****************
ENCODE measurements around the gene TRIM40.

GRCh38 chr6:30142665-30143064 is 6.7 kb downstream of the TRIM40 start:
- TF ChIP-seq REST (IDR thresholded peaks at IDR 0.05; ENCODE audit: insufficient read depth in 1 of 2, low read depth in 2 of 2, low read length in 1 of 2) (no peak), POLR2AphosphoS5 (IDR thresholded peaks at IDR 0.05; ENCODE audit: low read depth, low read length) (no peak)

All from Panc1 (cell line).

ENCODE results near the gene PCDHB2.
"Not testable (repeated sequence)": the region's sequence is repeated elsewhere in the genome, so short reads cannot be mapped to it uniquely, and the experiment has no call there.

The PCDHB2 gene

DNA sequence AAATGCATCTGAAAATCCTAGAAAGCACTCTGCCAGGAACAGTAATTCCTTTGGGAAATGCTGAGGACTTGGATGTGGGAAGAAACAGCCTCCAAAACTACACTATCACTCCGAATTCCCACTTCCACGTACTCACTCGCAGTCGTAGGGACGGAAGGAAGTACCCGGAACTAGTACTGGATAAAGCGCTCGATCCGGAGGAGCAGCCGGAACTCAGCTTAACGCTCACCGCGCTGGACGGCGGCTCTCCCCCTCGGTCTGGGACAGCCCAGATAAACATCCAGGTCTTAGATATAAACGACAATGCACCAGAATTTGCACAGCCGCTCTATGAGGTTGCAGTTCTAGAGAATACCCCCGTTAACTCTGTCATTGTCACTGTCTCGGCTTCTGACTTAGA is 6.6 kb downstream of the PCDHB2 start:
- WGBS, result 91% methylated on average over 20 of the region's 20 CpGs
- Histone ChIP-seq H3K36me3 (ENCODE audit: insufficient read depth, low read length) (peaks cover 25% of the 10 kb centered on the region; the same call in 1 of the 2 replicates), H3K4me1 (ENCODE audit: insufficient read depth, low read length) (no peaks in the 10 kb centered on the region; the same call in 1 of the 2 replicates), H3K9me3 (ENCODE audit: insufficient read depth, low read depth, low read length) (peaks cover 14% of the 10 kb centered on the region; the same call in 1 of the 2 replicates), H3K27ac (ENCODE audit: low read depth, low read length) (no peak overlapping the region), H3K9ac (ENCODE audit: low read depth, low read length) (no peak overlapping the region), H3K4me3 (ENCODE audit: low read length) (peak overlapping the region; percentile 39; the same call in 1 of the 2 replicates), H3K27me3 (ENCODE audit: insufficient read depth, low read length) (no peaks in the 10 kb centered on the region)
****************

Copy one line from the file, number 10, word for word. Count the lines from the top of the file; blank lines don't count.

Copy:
- Histone ChIP-seq H3K36me3 (ENCODE audit: insufficient read depth, low read length) (peaks cover 25% of the 10 kb centered on the region; the same call in 1 of the 2 replicates), H3K4me1 (ENCODE audit: insufficient read depth, low read length) (no peaks in the 10 kb centered on the region; the same call in 1 of the 2 replicates), H3K9me3 (ENCODE audit: insufficient read depth, low read depth, low read length) (peaks cover 14% of the 10 kb centered on the region; the same call in 1 of the 2 replicates), H3K27ac (ENCODE audit: low read depth, low read length) (no peak overlapping the region), H3K9ac (ENCODE audit: low read depth, low read length) (no peak overlapping the region), H3K4me3 (ENCODE audit: low read length) (peak overlapping the region; percentile 39; the same call in 1 of the 2 replicates), H3K27me3 (ENCODE audit: insufficient read depth, low read length) (no peaks in the 10 kb centered on the region)